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South Africa's rand, stocks edge higher ahead of Moody's review

(Updates prices)

JOHANNESBURG, March 29 (Reuters) - South Africa's rand gained on Friday, supported by increased investor appetite for risk, even though traders were cautious before a review of the country's sovereign rating by Moody's later this evening.

Stocks strengthened, led by banks and retailers on expectations Moody's would not downgrade its Baa3 rating on South Africa.

At 1502 GMT, the rand was up 0.96 percent at 14.4700 per dollar, as increased demand for Chinese assets amid signs of progress at U.S.-China trade talks and a pledge by Beijing to liberalise financial markets lifted emerging-market currencies.

Market focus was on the decision by Moody's, the last of the top three ratings firms to give Pretoria's debt an investment- grade mark. The other two, S&P and Fitch, have already downgraded it to "junk".

While markets expectations were for the Moody's to hold the rating at Baa3, some analysts expected the outlook to be cut.

"We continue to expect the outlook will drop from stable to negative on South Africa's dual currency long-term sovereign debt Moody's rating today - if the country review goes ahead," Investec economist Annabel Bishop said in a note.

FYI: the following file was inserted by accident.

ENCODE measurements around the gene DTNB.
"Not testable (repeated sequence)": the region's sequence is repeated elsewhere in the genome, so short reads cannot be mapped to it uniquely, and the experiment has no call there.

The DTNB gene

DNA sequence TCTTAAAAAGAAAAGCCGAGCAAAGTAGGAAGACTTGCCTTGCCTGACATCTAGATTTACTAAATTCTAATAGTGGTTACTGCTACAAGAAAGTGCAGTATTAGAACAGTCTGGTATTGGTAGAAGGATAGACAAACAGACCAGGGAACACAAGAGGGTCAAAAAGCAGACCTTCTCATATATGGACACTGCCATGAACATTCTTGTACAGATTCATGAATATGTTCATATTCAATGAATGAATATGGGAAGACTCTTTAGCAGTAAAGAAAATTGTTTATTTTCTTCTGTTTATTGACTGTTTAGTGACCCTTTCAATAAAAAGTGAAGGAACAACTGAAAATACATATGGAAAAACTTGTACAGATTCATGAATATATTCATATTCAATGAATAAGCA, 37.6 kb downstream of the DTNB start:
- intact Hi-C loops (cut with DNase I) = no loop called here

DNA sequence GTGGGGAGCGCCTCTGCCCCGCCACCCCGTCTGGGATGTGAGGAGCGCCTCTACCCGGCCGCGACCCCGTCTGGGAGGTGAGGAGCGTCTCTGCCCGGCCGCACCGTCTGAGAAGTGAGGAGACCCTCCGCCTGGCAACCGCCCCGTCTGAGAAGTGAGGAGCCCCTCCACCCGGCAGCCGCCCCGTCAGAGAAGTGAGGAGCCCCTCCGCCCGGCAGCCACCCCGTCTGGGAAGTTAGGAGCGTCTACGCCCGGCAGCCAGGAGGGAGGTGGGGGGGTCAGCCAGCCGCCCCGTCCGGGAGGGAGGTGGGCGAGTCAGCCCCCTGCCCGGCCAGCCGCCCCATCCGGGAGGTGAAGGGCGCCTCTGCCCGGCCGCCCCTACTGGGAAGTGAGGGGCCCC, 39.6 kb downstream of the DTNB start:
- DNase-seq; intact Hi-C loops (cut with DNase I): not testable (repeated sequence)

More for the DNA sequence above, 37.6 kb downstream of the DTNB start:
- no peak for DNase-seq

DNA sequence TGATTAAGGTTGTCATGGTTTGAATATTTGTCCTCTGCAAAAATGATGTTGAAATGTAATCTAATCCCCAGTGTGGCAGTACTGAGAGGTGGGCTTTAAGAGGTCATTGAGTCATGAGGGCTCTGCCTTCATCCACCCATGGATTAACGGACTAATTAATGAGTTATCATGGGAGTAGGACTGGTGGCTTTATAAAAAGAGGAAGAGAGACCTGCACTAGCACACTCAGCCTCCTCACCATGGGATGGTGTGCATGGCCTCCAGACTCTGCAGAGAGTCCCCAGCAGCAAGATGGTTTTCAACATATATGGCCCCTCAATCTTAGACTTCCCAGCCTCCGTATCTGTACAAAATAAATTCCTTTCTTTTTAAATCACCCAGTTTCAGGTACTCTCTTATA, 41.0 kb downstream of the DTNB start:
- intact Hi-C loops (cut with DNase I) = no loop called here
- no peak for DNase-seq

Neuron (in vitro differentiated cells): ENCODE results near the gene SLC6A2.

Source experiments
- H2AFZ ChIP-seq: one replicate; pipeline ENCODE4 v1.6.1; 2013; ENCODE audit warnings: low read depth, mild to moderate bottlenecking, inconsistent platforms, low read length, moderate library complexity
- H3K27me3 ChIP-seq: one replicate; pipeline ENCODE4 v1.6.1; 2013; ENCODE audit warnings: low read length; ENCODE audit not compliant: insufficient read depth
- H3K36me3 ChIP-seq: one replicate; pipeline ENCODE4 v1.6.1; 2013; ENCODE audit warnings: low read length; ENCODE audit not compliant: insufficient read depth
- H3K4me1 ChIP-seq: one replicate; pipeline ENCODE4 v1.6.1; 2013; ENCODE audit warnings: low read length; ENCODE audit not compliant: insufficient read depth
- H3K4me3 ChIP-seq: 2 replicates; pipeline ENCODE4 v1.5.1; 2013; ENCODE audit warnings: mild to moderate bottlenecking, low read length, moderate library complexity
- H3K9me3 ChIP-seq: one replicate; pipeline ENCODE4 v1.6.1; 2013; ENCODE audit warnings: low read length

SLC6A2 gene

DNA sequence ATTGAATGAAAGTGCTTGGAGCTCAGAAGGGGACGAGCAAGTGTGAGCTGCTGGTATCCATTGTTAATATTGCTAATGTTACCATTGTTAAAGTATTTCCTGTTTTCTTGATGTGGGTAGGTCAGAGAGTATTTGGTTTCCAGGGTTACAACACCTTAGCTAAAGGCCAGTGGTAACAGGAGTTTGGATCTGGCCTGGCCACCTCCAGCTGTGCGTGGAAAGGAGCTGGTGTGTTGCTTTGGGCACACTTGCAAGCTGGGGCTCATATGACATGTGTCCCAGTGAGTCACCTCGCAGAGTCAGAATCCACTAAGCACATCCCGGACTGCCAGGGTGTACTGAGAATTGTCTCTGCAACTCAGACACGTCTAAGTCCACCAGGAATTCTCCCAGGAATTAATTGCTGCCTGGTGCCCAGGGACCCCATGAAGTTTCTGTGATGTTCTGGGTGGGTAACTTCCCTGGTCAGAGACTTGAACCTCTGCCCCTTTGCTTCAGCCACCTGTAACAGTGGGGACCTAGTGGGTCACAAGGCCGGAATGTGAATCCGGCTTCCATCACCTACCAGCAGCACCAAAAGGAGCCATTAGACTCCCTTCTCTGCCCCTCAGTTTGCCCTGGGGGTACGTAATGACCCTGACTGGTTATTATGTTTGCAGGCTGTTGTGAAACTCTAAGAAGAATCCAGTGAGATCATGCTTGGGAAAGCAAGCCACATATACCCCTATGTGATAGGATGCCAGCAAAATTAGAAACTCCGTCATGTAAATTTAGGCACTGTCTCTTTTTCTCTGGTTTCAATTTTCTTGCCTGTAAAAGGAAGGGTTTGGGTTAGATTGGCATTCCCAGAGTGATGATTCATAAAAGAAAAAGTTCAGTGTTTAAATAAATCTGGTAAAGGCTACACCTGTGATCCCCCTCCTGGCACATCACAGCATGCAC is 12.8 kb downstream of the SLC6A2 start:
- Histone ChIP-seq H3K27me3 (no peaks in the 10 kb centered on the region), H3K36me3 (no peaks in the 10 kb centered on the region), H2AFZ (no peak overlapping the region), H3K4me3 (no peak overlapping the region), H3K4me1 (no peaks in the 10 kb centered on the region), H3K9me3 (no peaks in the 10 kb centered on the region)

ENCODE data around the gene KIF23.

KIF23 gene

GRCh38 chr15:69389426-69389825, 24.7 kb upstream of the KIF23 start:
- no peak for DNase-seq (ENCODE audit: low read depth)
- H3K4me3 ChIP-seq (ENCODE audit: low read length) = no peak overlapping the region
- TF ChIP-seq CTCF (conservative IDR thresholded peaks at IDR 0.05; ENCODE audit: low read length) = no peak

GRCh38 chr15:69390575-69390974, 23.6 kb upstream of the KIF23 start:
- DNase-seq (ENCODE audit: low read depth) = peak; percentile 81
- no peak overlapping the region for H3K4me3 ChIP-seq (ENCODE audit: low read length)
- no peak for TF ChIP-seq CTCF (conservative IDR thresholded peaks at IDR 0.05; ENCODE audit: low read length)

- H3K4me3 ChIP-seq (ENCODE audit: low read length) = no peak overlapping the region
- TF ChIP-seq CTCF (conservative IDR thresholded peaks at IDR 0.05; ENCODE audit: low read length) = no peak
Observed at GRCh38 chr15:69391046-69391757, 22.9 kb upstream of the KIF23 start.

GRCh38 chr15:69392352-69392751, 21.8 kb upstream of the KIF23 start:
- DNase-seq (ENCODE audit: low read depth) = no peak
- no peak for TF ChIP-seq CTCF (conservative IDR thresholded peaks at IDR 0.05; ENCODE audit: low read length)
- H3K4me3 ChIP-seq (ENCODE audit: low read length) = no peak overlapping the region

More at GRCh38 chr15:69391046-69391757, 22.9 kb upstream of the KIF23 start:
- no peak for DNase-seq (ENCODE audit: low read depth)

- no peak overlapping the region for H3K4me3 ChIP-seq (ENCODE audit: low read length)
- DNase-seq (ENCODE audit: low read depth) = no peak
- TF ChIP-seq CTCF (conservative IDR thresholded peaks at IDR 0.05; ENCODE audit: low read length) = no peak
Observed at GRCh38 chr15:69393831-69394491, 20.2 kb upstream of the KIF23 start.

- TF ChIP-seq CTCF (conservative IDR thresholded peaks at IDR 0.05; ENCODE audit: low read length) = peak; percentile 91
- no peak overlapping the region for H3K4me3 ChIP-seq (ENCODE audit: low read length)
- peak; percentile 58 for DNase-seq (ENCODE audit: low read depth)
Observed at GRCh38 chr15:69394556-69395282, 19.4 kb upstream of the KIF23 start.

"This negative outlook would signal a rating downgrade eighteen months thereafter," she said.

Some economists, however, said the electricity crisis that saw state utility Eskom impose nationwide rolling blackouts this month, and an overall weak recovery in economic growth, have raised the risk of a full downgrade.

In fixed income, the yield on the benchmark 10-year bond shed 9 basis points to 8.61 percent.

In stocks, the Top-40 index closed up 0.74 percent while the broader all-share rose 0.72 percent.

Banking shares rose 1.68 percent and general retailers gained 3.4 percent, with Woolworths jumping more than 5 percent to 46.48 rand and Standard Bank 3.3 percent higher to 185.23 rand.

"We have seen the market looks fairly healthy, and things like the banks and retailers are all looking sharply up because those are the areas affected by a downgrade almost immediately," said Ryan Woods, market trader at Independent Securities. (Reporting by Olivia Kumwenda-Mtambo and Tanisha Heiberg, editing by Larry King)

2019-03-29 17:26:48

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